David is an army-trained biomedical scientific officer, writer, and lifelong health and fitness enthusiast.
So you’ve been dieting for a while now, you’re exercising regularly, and you've managed to lose a few pounds. But now you’re stuck and not losing any more weight. No matter what you do, you can’t seem to lose any more. What could the problem be? Well, it could be any of a number of things, but here are the 10 most likely reasons for why you are not losing any more weight.
Reasons You’re Not Losing Weight
- You’re eating too many calories.
- You’re eating too many starchy carbs.
- You’re eating your carbs at the wrong time.
- You’re eating too much fat.
- You’re eating too many nuts.
- You’re drinking your calories.
- You’re not lifting weights (or you’re training too light).
- You’re doing too much cardio (or not enough).
- You’re under too much stress.
- You’re not getting enough sleep.
1. You’re Eating Too Many Calories
This may seem obvious, but there are still people who will tell you that calories don’t matter as long as you eat the right foods. But that's just not true. Although the effect of calories from certain foods may be different from those obtained by eating other foods, when it comes right down to it, if you are eating too many calories you won’t lose weight.
If you are one of those people who eats every two or three hours to "boost your metabolism," you could easily find yourself eating more than you need over the course of the day. But, if you cut your calorie intake down to 10–12 times your body weight (in pounds), it would be difficult not to lose weight.
Eating less may be a bit of a challenge; although, if your diet centers around whole natural foods, with plenty of fruit and vegetables, you should not need to go hungry. But anything in life that’s worth accomplishing will take a certain degree of effort and discipline. So, if you’re not losing weight the way you want to, the answer may be very simple–eat less!
2. You’re Eating Too Many Starchy Carbs
If you are overweight, there's a good chance you won’t be very insulin sensitive, so you won’t be able to handle carbohydrates very well. Most people don’t do enough physically demanding work to warrant a high carb intake anyway.
If you are quite lean and you train hard, you can eat a good amount of carbs, but if you have a lot of fat to lose, reducing your carbs can be an important step to take in order to facilitate effective weight loss. Don’t go too far though, especially if you are training regularly, as you will need some carbs to help fuel your workouts, as well as to help preserve your muscle mass as you lose fat.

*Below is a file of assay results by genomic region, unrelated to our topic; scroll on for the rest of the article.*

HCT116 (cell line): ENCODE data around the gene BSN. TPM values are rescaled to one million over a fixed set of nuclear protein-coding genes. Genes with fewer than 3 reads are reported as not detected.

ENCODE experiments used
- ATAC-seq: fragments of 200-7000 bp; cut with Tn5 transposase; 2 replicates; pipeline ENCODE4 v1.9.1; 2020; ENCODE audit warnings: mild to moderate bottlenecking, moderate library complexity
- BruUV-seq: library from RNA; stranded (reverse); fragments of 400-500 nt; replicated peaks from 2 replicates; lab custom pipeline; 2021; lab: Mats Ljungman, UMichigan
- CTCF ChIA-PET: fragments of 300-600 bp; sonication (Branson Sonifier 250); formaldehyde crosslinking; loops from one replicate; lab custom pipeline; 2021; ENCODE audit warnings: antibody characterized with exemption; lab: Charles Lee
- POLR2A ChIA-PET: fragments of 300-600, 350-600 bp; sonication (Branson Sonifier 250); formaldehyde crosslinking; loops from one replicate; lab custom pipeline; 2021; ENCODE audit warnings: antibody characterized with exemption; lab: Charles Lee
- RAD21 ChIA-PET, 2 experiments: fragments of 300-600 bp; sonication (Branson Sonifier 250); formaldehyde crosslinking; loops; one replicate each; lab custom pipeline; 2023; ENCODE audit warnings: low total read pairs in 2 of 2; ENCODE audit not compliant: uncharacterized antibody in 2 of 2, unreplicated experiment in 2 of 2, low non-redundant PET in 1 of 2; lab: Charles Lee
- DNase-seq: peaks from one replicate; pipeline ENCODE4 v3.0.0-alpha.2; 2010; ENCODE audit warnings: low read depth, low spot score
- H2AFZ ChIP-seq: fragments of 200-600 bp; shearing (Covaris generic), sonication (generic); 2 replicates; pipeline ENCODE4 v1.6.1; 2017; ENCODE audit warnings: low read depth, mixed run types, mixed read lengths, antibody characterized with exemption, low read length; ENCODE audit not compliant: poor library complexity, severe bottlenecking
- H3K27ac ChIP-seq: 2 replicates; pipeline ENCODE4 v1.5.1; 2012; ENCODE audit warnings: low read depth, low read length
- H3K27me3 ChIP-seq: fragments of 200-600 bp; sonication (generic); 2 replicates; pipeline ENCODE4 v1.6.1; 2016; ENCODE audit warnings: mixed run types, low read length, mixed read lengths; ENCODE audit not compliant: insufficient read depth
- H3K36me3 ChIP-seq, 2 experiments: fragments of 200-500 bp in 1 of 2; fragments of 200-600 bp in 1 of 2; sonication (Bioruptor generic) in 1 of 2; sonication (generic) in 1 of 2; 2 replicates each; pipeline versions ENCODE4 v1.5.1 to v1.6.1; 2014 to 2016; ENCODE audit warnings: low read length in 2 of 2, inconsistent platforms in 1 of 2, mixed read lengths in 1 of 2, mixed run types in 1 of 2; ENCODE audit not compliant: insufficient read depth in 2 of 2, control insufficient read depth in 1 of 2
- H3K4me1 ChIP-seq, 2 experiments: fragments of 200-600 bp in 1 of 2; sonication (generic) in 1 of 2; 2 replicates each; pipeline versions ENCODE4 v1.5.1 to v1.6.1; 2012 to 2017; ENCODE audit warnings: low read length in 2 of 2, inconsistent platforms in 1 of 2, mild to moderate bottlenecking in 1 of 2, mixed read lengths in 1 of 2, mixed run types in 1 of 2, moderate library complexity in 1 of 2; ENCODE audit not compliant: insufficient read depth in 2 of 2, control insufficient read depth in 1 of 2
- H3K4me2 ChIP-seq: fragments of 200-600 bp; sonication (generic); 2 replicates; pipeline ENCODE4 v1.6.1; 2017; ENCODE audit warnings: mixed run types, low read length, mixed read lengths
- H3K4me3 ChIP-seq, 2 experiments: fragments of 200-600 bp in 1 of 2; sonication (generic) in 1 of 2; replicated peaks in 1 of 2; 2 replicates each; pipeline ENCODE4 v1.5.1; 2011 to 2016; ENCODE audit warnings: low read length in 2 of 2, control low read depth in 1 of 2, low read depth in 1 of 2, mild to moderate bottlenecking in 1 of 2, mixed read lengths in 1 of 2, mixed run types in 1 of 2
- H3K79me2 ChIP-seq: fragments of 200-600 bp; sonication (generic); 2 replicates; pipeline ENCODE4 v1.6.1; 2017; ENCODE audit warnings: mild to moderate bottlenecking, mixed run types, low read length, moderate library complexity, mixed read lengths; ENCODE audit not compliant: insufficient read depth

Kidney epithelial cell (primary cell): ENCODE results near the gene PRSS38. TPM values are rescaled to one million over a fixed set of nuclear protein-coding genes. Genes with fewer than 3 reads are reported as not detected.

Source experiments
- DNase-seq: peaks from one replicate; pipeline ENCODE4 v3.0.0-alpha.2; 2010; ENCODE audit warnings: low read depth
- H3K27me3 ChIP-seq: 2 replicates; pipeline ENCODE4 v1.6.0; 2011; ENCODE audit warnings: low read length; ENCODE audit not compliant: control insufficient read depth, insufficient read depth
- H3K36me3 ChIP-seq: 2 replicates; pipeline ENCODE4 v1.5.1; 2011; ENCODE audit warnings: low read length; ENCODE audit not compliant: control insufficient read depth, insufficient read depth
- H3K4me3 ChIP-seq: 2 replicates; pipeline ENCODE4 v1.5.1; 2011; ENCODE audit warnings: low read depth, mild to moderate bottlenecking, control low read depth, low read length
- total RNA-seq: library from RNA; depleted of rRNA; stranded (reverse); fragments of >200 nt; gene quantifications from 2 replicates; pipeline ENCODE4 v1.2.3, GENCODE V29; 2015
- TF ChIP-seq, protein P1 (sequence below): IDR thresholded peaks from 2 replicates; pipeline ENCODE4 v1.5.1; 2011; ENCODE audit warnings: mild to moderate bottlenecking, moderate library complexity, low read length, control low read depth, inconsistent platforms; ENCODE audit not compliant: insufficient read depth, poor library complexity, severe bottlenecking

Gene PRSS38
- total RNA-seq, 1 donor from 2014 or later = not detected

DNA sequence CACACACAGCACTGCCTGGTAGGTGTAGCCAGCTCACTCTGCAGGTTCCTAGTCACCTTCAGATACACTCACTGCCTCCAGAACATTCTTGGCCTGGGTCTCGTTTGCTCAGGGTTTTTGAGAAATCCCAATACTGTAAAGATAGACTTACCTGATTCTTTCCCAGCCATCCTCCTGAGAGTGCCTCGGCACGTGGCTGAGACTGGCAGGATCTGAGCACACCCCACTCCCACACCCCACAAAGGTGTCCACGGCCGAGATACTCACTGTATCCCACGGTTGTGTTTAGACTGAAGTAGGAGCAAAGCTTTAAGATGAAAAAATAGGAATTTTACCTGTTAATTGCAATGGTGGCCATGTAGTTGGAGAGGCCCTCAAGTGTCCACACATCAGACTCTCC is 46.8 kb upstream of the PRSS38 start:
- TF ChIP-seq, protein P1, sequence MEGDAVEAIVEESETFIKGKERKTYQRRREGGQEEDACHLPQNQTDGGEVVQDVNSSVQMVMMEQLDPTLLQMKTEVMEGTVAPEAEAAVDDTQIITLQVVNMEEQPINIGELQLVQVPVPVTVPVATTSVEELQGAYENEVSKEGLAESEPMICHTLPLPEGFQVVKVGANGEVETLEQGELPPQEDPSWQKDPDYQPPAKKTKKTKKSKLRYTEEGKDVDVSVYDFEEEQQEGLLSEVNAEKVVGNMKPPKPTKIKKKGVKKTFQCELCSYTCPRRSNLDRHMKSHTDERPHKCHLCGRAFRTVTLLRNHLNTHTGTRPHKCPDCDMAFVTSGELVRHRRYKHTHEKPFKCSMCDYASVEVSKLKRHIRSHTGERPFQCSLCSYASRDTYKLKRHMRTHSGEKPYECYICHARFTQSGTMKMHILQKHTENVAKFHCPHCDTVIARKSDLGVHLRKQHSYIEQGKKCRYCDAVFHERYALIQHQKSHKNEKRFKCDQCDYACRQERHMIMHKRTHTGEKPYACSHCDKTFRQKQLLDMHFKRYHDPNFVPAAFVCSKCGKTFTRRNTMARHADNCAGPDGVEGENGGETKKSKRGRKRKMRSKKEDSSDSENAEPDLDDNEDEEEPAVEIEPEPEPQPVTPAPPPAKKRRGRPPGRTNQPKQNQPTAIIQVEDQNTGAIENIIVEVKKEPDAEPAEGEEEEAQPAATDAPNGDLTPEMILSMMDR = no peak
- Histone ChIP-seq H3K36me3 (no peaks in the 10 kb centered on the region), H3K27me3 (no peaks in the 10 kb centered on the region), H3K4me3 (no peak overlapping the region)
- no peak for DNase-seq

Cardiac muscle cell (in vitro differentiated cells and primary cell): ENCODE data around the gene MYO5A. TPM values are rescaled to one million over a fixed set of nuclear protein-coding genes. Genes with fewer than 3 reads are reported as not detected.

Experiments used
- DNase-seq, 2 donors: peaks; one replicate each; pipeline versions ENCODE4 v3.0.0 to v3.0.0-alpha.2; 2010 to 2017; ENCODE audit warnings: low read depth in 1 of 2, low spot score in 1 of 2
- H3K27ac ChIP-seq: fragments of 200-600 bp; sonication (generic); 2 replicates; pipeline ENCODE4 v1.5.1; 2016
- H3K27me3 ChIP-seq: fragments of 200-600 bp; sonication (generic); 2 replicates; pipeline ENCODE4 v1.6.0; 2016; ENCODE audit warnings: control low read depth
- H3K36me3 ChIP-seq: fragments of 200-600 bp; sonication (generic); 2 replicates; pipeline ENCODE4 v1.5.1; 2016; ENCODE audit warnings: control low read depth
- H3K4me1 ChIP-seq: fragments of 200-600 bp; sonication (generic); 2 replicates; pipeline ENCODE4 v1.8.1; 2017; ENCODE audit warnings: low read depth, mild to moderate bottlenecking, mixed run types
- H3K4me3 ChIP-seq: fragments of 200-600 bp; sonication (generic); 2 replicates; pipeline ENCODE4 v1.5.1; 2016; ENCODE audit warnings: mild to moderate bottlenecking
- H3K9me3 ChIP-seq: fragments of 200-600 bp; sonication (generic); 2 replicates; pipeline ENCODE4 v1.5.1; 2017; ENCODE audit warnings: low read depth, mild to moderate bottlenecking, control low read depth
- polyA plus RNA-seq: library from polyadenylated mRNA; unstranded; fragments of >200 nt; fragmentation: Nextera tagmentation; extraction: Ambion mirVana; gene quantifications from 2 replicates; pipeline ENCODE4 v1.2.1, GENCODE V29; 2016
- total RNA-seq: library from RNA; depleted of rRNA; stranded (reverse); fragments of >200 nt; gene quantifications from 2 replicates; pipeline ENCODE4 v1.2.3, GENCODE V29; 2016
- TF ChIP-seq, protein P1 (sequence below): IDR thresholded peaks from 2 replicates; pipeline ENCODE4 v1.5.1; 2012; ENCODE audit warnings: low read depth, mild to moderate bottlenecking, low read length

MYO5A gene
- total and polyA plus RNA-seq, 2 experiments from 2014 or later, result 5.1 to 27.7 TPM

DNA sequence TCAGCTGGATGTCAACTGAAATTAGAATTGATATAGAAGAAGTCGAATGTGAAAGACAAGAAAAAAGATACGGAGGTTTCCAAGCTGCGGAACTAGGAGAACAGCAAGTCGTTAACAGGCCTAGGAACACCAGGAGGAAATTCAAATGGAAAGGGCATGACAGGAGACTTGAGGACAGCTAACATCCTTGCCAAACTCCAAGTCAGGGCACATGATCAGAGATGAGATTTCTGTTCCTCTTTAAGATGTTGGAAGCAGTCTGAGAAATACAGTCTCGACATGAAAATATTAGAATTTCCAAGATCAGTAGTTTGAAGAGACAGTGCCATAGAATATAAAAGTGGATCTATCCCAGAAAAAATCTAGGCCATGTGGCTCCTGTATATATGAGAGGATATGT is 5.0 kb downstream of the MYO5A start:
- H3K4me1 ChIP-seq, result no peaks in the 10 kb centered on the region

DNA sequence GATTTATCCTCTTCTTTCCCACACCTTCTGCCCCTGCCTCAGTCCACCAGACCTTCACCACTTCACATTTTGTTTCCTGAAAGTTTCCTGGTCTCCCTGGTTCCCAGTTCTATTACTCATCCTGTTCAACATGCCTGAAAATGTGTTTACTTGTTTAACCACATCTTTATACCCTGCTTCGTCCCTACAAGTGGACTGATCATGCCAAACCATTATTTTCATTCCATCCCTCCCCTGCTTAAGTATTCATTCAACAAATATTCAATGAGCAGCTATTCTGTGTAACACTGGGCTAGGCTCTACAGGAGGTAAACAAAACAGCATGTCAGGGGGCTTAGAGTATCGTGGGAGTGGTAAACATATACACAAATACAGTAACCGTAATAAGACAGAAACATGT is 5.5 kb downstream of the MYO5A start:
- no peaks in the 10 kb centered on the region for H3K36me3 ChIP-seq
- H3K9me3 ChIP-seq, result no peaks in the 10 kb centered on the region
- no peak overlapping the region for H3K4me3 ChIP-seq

3. You’re Eating Your Carbs at the Wrong Time
You don’t want to be eating starchy carbs at every meal or your insulin levels will constantly be raised. You can’t burn fat if your insulin levels are high.
The best time to eat them is post workout, in the evenings, and possibly at breakfast time. You are most insulin sensitive after training and before you have eaten anything in the morning. However, carbs cause more serotonin to be released in the brain, and this puts you into "relax and repair" mode, so avoiding them during the day and eating them in the evening instead can be a very effective strategy (just don’t eat them too close to bedtime).
4. You’re Eating Too Much Fat
Dr. Atkins had it wrong. You can’t just cut your carb consumption and then eat as much fat as you want. Fats have more than twice the amount of calories per ounce as either protein or carbohydrates, so if you eat too much you can easily overshoot your daily calorie needs.
However, I’m not advocating a low fat diet. You do need some good healthy fats in your diet for a whole variety of reasons. Get these from oily fish, nuts and nut butters, seeds, avocados, eggs, olive oil, coconut oil, and butter from grass fed cows.
5. You’re Eating Too Many Nuts
Nuts (and nut butters) are good wholesome foods, and very nutritious, but they are very calorie dense and high in fat, so you don’t want to be eating too many of them if you are trying to lose weight. If you can eat just a few and then stop, that’s fine. But, if you find them habit forming, it might be best to avoid them or just use them as an occasional garnish.
6. You’re Drinking Your Calories